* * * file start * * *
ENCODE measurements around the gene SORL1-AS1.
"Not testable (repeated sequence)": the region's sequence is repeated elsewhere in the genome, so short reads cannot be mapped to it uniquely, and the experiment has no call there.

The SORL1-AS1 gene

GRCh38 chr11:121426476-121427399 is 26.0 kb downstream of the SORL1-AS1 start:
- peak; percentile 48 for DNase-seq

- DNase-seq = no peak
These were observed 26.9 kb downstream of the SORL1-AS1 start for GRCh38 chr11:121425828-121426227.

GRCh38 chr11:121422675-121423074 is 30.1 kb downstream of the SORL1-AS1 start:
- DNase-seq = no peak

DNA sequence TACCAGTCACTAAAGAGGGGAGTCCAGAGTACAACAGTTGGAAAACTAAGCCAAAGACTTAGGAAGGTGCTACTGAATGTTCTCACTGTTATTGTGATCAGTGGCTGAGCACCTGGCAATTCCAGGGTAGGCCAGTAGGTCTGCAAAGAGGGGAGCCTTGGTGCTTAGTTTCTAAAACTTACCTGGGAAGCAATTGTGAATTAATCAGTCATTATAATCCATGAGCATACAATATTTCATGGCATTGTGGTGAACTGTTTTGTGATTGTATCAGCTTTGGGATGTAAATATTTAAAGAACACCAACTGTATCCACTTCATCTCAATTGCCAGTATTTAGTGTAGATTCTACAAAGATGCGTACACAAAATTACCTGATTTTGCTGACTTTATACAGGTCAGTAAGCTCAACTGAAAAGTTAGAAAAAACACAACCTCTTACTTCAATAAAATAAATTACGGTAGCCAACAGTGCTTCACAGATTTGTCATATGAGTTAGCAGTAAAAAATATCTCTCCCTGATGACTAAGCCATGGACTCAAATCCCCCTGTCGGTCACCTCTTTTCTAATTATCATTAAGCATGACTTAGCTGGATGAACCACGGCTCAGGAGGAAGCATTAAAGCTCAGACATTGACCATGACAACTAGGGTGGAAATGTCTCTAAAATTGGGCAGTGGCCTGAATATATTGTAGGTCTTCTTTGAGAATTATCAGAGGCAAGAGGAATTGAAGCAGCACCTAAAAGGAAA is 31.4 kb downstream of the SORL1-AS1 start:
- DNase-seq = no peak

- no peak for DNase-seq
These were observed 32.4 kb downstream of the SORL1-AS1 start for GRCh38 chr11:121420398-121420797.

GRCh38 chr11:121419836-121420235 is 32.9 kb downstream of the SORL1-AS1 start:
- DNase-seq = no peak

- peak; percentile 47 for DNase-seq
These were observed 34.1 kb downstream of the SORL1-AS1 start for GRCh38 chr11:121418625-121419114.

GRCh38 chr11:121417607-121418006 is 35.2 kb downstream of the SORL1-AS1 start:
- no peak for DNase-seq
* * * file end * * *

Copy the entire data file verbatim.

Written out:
ENCODE measurements around the gene SORL1-AS1.
"Not testable (repeated sequence)": the region's sequence is repeated elsewhere in the genome, so short reads cannot be mapped to it uniquely, and the experiment has no call there.

The SORL1-AS1 gene

GRCh38 chr11:121426476-121427399 is 26.0 kb downstream of the SORL1-AS1 start:
- peak; percentile 48 for DNase-seq

- DNase-seq = no peak
These were observed 26.9 kb downstream of the SORL1-AS1 start for GRCh38 chr11:121425828-121426227.

GRCh38 chr11:121422675-121423074 is 30.1 kb downstream of the SORL1-AS1 start:
- DNase-seq = no peak

DNA sequence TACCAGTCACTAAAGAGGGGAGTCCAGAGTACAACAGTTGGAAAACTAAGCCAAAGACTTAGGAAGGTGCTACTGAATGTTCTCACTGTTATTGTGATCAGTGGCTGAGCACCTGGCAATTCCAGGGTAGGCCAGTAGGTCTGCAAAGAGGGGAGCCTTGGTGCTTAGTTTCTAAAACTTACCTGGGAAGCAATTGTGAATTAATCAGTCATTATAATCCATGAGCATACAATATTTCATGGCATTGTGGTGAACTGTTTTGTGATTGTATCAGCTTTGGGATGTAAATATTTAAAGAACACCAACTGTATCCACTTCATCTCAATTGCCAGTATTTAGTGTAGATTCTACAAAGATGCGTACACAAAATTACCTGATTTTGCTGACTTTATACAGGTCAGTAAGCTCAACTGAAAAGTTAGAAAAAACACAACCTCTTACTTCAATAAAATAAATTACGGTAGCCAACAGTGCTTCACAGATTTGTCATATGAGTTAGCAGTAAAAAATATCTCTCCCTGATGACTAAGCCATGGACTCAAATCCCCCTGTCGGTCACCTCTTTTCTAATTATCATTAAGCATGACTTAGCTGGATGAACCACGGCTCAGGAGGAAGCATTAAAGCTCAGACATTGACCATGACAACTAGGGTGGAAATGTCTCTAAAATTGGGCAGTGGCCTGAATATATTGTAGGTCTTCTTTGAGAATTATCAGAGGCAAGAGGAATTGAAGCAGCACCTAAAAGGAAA is 31.4 kb downstream of the SORL1-AS1 start:
- DNase-seq = no peak

- no peak for DNase-seq
These were observed 32.4 kb downstream of the SORL1-AS1 start for GRCh38 chr11:121420398-121420797.

GRCh38 chr11:121419836-121420235 is 32.9 kb downstream of the SORL1-AS1 start:
- DNase-seq = no peak

- peak; percentile 47 for DNase-seq
These were observed 34.1 kb downstream of the SORL1-AS1 start for GRCh38 chr11:121418625-121419114.

GRCh38 chr11:121417607-121418006 is 35.2 kb downstream of the SORL1-AS1 start:
- no peak for DNase-seq